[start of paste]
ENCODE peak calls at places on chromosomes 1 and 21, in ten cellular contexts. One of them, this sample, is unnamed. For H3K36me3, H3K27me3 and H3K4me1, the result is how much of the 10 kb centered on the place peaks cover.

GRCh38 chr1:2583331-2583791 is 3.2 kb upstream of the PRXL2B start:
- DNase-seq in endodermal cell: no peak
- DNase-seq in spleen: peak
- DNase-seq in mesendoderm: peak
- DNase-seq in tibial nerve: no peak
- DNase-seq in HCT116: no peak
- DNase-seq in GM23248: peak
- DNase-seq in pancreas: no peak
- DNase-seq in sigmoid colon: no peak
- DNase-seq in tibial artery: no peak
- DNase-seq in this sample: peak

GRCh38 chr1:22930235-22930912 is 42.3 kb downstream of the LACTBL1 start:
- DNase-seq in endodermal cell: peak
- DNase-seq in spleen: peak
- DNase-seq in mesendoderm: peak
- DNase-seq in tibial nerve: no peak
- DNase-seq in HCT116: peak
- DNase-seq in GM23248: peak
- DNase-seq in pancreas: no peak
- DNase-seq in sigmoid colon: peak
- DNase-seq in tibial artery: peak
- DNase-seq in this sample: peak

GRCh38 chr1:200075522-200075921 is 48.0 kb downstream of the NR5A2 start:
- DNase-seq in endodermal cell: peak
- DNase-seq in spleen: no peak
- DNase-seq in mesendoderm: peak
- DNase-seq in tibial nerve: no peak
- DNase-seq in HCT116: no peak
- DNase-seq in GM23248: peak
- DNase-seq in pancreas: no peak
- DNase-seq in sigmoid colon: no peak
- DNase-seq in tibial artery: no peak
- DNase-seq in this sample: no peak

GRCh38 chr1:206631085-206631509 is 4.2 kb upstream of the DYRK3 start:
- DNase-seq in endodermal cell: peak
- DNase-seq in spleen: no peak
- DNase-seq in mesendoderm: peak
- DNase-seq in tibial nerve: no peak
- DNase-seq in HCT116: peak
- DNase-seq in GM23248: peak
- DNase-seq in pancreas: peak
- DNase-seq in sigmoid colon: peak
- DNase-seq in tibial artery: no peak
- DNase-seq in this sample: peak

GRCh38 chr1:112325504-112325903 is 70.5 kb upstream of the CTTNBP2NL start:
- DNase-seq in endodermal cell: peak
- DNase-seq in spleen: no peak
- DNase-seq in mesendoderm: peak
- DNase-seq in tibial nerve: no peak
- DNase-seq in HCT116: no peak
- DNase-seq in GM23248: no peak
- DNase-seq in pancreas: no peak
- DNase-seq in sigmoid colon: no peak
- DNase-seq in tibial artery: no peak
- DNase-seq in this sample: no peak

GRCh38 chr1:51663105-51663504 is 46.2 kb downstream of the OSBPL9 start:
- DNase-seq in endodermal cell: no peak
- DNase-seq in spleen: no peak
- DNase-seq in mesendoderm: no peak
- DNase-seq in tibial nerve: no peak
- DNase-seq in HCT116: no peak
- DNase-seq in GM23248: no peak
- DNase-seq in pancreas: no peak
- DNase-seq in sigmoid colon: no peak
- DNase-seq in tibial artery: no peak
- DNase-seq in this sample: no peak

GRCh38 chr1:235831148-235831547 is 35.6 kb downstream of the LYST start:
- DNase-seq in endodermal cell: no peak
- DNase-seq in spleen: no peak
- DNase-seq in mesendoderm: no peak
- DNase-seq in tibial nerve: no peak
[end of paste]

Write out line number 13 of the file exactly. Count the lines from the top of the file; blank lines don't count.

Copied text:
GRCh38 chr1:22930235-22930912 is 42.3 kb downstream of the LACTBL1 start: